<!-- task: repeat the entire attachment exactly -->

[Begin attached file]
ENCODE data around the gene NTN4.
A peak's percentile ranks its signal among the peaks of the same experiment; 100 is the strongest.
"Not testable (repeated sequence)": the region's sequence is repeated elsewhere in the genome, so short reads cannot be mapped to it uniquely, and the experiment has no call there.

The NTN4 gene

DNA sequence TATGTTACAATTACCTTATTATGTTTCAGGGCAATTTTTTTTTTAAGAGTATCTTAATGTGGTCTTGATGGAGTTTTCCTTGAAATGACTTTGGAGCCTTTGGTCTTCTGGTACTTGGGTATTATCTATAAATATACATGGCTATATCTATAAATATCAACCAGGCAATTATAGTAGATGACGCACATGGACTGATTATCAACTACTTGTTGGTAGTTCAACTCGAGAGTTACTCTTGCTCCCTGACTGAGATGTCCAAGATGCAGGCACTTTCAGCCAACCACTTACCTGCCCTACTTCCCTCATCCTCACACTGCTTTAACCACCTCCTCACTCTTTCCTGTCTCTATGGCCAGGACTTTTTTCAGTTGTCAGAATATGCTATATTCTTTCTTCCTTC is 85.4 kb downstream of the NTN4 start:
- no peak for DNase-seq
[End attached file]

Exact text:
ENCODE data around the gene NTN4.
A peak's percentile ranks its signal among the peaks of the same experiment; 100 is the strongest.
"Not testable (repeated sequence)": the region's sequence is repeated elsewhere in the genome, so short reads cannot be mapped to it uniquely, and the experiment has no call there.

The NTN4 gene

DNA sequence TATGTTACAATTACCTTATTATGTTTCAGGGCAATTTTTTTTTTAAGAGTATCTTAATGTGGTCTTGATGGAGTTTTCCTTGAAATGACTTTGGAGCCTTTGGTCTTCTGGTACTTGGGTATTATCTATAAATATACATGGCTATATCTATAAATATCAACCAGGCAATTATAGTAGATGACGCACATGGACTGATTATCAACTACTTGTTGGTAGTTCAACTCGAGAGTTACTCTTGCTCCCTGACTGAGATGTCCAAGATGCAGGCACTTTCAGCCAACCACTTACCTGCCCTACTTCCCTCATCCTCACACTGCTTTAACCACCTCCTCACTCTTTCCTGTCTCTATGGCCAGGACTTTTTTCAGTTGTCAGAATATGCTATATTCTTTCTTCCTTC is 85.4 kb downstream of the NTN4 start:
- no peak for DNase-seq